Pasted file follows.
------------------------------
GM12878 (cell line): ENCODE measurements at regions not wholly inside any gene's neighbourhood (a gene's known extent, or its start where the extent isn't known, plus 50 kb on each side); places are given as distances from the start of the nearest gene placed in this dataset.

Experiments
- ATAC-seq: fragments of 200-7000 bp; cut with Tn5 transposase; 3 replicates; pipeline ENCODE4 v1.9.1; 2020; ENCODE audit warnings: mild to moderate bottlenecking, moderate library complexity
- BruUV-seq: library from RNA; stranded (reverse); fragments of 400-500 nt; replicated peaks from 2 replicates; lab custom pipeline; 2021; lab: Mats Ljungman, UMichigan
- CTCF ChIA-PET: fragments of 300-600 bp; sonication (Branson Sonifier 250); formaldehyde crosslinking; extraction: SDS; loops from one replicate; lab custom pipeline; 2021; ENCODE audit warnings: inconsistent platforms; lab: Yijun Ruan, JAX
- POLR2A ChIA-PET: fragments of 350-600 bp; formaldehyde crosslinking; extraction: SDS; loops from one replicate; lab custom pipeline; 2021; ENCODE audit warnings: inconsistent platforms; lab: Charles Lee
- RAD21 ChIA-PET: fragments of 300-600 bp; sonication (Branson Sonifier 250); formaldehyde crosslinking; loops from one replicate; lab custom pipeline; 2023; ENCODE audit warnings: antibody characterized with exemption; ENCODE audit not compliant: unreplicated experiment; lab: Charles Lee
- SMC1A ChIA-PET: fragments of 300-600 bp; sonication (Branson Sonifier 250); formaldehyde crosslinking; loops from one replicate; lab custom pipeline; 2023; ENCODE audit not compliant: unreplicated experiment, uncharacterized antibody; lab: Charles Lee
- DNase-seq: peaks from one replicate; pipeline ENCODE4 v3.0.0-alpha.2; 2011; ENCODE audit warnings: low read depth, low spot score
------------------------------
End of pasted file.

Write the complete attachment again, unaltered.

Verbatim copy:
GM12878 (cell line): ENCODE measurements at regions not wholly inside any gene's neighbourhood (a gene's known extent, or its start where the extent isn't known, plus 50 kb on each side); places are given as distances from the start of the nearest gene placed in this dataset.

Experiments
- ATAC-seq: fragments of 200-7000 bp; cut with Tn5 transposase; 3 replicates; pipeline ENCODE4 v1.9.1; 2020; ENCODE audit warnings: mild to moderate bottlenecking, moderate library complexity
- BruUV-seq: library from RNA; stranded (reverse); fragments of 400-500 nt; replicated peaks from 2 replicates; lab custom pipeline; 2021; lab: Mats Ljungman, UMichigan
- CTCF ChIA-PET: fragments of 300-600 bp; sonication (Branson Sonifier 250); formaldehyde crosslinking; extraction: SDS; loops from one replicate; lab custom pipeline; 2021; ENCODE audit warnings: inconsistent platforms; lab: Yijun Ruan, JAX
- POLR2A ChIA-PET: fragments of 350-600 bp; formaldehyde crosslinking; extraction: SDS; loops from one replicate; lab custom pipeline; 2021; ENCODE audit warnings: inconsistent platforms; lab: Charles Lee
- RAD21 ChIA-PET: fragments of 300-600 bp; sonication (Branson Sonifier 250); formaldehyde crosslinking; loops from one replicate; lab custom pipeline; 2023; ENCODE audit warnings: antibody characterized with exemption; ENCODE audit not compliant: unreplicated experiment; lab: Charles Lee
- SMC1A ChIA-PET: fragments of 300-600 bp; sonication (Branson Sonifier 250); formaldehyde crosslinking; loops from one replicate; lab custom pipeline; 2023; ENCODE audit not compliant: unreplicated experiment, uncharacterized antibody; lab: Charles Lee
- DNase-seq: peaks from one replicate; pipeline ENCODE4 v3.0.0-alpha.2; 2011; ENCODE audit warnings: low read depth, low spot score